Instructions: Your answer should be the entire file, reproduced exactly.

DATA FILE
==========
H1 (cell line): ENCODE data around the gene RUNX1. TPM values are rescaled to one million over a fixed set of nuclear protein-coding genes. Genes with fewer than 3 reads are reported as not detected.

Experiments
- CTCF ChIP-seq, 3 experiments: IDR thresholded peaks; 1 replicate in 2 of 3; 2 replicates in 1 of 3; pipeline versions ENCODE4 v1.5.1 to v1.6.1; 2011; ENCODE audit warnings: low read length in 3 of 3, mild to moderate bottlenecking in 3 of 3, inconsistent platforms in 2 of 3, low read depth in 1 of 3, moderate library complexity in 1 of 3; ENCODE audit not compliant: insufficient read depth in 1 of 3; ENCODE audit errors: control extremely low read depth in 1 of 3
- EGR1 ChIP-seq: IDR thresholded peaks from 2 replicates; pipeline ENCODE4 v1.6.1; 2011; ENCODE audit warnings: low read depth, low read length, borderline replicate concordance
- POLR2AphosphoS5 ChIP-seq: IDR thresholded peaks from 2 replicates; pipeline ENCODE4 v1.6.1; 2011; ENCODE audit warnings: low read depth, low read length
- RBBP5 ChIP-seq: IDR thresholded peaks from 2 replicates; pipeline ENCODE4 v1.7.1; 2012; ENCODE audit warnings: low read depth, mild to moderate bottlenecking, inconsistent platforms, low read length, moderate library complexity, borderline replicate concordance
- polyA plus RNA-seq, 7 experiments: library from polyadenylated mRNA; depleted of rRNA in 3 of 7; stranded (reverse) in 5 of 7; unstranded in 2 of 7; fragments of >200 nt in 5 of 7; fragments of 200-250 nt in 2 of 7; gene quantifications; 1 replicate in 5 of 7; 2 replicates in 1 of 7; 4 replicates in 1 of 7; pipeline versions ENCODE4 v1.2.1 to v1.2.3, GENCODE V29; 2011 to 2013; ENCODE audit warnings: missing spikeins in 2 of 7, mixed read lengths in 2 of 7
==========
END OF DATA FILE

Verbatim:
H1 (cell line): ENCODE data around the gene RUNX1. TPM values are rescaled to one million over a fixed set of nuclear protein-coding genes. Genes with fewer than 3 reads are reported as not detected.

Experiments
- CTCF ChIP-seq, 3 experiments: IDR thresholded peaks; 1 replicate in 2 of 3; 2 replicates in 1 of 3; pipeline versions ENCODE4 v1.5.1 to v1.6.1; 2011; ENCODE audit warnings: low read length in 3 of 3, mild to moderate bottlenecking in 3 of 3, inconsistent platforms in 2 of 3, low read depth in 1 of 3, moderate library complexity in 1 of 3; ENCODE audit not compliant: insufficient read depth in 1 of 3; ENCODE audit errors: control extremely low read depth in 1 of 3
- EGR1 ChIP-seq: IDR thresholded peaks from 2 replicates; pipeline ENCODE4 v1.6.1; 2011; ENCODE audit warnings: low read depth, low read length, borderline replicate concordance
- POLR2AphosphoS5 ChIP-seq: IDR thresholded peaks from 2 replicates; pipeline ENCODE4 v1.6.1; 2011; ENCODE audit warnings: low read depth, low read length
- RBBP5 ChIP-seq: IDR thresholded peaks from 2 replicates; pipeline ENCODE4 v1.7.1; 2012; ENCODE audit warnings: low read depth, mild to moderate bottlenecking, inconsistent platforms, low read length, moderate library complexity, borderline replicate concordance
- polyA plus RNA-seq, 7 experiments: library from polyadenylated mRNA; depleted of rRNA in 3 of 7; stranded (reverse) in 5 of 7; unstranded in 2 of 7; fragments of >200 nt in 5 of 7; fragments of 200-250 nt in 2 of 7; gene quantifications; 1 replicate in 5 of 7; 2 replicates in 1 of 7; 4 replicates in 1 of 7; pipeline versions ENCODE4 v1.2.1 to v1.2.3, GENCODE V29; 2011 to 2013; ENCODE audit warnings: missing spikeins in 2 of 7, mixed read lengths in 2 of 7